Friday-October 10-Jeannie and I had agreed to paint together every Friday in October except the 17th, as I will be out of town attending my niece's wedding in Seattle. Last Saturday, at Lair of the Bear, I had told Pat, a classmate of ours, that we had a date to paint this Friday and she wanted to join us. Jeannie wanted to work on a painting that she had started up Boulder Canyon, so we agreed to meet there. Unfortunetly, it was a cold, foggy day up the Canyon, and Jeannie's painting was a light and shadow on a beautiful, sunny Fall day. The temp on my car thermometer said a cool 36 degrees and none of us were dressed for that. I love fog, and had I been dressed appropriately, would have loved the opportunity to paint in it. We headed back down the canyon, and as Pat is from Louisville, she knows the area well. She led us to the Bobolink Trailhead off of Baseline in Boulder, and what a perfect spot! Though there was no sun and it never got above 47 degrees, we stopped and set to painting. Jeannie and I both love "local tone" and we had our easels next to each other to paint right off the parking lot (Fall Color at Boblink Trailhead is 16"x12"). Pat went further afield to sketch. "Local tone" is basically a painting without light and shadow and the three values of the B&W painting exercise I have previously posted.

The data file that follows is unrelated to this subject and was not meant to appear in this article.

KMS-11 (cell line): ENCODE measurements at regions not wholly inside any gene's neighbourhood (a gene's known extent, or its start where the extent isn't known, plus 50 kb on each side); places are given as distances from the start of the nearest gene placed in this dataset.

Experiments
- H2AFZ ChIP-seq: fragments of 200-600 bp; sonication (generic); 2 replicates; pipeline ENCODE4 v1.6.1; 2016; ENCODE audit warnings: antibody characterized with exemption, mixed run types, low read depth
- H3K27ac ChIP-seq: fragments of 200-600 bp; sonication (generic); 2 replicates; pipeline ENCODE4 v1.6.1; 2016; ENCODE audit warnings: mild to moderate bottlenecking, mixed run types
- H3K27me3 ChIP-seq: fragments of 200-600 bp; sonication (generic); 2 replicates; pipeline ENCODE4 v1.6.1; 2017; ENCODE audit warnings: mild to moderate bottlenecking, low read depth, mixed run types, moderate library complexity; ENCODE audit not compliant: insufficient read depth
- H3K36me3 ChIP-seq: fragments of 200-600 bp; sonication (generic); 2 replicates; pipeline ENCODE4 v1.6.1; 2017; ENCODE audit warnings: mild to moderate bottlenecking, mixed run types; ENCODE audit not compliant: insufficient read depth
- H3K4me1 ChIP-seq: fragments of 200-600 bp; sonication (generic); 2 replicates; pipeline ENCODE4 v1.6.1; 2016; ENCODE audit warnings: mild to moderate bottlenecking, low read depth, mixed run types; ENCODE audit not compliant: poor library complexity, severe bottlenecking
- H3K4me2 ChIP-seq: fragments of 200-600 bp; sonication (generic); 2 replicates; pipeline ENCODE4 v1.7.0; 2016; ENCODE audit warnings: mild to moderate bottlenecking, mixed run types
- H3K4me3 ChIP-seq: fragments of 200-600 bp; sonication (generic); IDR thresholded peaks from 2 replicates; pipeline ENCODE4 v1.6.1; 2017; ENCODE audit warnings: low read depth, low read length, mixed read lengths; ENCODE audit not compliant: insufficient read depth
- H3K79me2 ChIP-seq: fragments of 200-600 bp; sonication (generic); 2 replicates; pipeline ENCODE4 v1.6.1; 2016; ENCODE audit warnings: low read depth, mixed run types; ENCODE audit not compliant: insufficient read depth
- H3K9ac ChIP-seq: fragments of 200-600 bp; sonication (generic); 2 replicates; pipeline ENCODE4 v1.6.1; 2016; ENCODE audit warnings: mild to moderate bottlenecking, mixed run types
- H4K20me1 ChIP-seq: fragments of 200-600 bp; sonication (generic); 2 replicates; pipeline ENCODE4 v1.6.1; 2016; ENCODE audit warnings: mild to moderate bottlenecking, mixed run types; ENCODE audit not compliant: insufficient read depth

Jeannie still wanted to work on her painting and I felt I was finished with mine, so Fritz and I went wandering. Since she had an hour to go before leaving, I found a spot up the trail and did the painting below, Blaze of Color, 8"x6".

Friday, October 10, 2008

HWY 67 outside of Sedalia

I had a day off from my day job on Thursday; I knew the weekend weather, starting with Friday, was not a sunny forecast for the Denver Metro Area, so I had asked to have it off so I could enjoy painting "en plein aire" with the autumnal colors and the fine weather before both are gone. My painting partner for the day had to beg off at the last minute, so Fritz, the wonder dog, and I, headed south of Denver on Santa Fe Drive to Sedalia and then towards Deckers. Not quite "foothills" but more like the "hogback." I found this amazing tapestry of color along the side the road. I had driven past it thinking I wanted to paint aspens before they were all gone, but turned around realizing that aspens and this route were not one and same thing. There were aspen along the way, but mostly dense evergreen forests, which I was not really interested in. I was quite happy in my little pull out and painted the following "Fall: Tapestry of Color, 16"x8":